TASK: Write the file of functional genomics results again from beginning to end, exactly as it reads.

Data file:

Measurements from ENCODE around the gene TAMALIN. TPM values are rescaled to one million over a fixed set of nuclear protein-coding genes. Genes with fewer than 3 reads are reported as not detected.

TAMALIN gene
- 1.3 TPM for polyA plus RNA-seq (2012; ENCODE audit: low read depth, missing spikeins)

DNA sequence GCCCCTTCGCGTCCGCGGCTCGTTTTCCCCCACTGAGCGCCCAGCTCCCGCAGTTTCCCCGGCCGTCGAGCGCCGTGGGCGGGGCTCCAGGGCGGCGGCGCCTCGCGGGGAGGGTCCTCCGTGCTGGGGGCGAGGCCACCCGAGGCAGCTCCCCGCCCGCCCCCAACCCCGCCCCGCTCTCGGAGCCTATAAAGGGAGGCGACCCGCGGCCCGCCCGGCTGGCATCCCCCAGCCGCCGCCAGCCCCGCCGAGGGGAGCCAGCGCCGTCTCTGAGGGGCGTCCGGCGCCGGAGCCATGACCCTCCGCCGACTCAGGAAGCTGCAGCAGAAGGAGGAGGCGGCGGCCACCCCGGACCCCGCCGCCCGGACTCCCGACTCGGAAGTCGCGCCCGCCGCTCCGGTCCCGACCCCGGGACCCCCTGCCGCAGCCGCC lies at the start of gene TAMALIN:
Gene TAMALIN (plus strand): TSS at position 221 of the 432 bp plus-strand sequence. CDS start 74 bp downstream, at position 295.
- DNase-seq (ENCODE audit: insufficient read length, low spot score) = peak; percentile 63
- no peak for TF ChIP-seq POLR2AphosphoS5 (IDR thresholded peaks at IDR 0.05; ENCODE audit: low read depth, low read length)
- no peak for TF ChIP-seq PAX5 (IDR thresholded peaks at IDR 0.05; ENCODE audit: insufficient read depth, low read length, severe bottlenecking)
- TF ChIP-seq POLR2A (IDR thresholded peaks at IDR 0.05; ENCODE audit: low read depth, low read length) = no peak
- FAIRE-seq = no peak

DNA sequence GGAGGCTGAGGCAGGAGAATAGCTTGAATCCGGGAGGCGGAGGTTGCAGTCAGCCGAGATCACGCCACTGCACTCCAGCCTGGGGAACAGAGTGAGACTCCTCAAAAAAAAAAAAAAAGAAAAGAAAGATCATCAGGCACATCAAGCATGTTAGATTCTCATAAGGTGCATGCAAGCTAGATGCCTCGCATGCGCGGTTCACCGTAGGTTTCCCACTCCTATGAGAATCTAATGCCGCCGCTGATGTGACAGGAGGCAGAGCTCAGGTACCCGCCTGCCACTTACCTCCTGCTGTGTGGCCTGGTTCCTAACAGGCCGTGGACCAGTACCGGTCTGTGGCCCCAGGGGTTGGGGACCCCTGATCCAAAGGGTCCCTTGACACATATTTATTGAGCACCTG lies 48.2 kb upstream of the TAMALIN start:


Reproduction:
Measurements from ENCODE around the gene TAMALIN. TPM values are rescaled to one million over a fixed set of nuclear protein-coding genes. Genes with fewer than 3 reads are reported as not detected.

TAMALIN gene
- 1.3 TPM for polyA plus RNA-seq (2012; ENCODE audit: low read depth, missing spikeins)

DNA sequence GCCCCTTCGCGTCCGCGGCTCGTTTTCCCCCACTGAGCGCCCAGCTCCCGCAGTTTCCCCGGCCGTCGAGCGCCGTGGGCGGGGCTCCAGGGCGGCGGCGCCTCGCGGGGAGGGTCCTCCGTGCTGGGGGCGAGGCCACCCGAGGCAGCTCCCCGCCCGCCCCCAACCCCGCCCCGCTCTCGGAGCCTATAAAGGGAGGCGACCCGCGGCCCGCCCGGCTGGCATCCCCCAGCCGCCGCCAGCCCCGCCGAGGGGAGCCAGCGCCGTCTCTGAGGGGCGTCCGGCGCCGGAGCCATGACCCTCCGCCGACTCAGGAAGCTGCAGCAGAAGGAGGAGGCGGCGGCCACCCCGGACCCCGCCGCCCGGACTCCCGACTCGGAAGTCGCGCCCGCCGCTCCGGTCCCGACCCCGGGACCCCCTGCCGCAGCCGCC lies at the start of gene TAMALIN:
Gene TAMALIN (plus strand): TSS at position 221 of the 432 bp plus-strand sequence. CDS start 74 bp downstream, at position 295.
- DNase-seq (ENCODE audit: insufficient read length, low spot score) = peak; percentile 63
- no peak for TF ChIP-seq POLR2AphosphoS5 (IDR thresholded peaks at IDR 0.05; ENCODE audit: low read depth, low read length)
- no peak for TF ChIP-seq PAX5 (IDR thresholded peaks at IDR 0.05; ENCODE audit: insufficient read depth, low read length, severe bottlenecking)
- TF ChIP-seq POLR2A (IDR thresholded peaks at IDR 0.05; ENCODE audit: low read depth, low read length) = no peak
- FAIRE-seq = no peak

DNA sequence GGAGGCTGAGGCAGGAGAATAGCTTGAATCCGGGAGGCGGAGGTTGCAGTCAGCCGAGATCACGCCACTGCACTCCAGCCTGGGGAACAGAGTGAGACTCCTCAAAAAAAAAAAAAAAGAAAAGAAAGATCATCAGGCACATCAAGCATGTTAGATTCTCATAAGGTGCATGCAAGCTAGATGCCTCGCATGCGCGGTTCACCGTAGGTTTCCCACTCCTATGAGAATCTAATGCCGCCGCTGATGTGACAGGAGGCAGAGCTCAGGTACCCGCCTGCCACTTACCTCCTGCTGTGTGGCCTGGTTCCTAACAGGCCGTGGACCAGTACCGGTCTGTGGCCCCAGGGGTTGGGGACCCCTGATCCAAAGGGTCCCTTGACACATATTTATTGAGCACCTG lies 48.2 kb upstream of the TAMALIN start: